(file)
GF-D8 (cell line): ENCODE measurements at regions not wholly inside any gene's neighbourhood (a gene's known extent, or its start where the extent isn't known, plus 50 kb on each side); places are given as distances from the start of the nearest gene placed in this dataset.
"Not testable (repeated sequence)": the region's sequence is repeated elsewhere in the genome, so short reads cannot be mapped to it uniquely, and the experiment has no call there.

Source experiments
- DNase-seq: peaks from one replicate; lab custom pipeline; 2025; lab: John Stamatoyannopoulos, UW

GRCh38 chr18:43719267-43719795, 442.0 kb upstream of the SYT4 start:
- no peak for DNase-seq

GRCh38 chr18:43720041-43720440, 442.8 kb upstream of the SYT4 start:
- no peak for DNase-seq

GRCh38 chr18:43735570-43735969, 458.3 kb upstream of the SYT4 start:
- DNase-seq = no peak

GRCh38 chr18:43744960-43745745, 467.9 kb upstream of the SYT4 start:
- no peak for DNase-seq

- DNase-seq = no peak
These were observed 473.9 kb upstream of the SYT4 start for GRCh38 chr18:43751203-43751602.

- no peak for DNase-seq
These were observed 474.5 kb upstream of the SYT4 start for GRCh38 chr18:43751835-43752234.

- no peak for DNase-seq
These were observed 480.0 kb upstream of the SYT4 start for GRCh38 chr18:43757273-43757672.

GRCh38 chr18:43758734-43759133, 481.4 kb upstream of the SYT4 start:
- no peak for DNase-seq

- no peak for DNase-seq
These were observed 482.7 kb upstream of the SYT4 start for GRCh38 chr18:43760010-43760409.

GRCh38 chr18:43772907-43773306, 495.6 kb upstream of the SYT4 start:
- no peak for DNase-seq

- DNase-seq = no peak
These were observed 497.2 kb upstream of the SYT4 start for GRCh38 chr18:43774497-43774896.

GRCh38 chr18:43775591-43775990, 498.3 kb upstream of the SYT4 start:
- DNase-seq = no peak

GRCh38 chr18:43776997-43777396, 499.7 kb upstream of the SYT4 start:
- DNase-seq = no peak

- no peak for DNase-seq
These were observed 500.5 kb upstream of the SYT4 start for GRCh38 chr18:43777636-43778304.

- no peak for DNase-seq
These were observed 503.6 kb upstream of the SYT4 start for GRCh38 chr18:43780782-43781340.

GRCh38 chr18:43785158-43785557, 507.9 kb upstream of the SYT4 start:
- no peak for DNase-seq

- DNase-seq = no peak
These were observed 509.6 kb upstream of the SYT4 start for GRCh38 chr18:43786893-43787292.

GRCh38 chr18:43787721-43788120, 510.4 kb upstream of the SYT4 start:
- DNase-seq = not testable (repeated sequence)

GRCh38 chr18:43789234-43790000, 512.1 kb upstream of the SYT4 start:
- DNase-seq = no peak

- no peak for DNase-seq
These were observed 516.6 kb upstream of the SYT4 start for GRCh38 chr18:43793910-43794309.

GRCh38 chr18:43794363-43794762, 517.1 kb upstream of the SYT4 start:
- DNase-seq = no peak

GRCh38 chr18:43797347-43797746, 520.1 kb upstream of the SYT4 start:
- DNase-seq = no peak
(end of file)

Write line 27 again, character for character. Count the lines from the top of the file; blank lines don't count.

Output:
GRCh38 chr18:43775591-43775990, 498.3 kb upstream of the SYT4 start: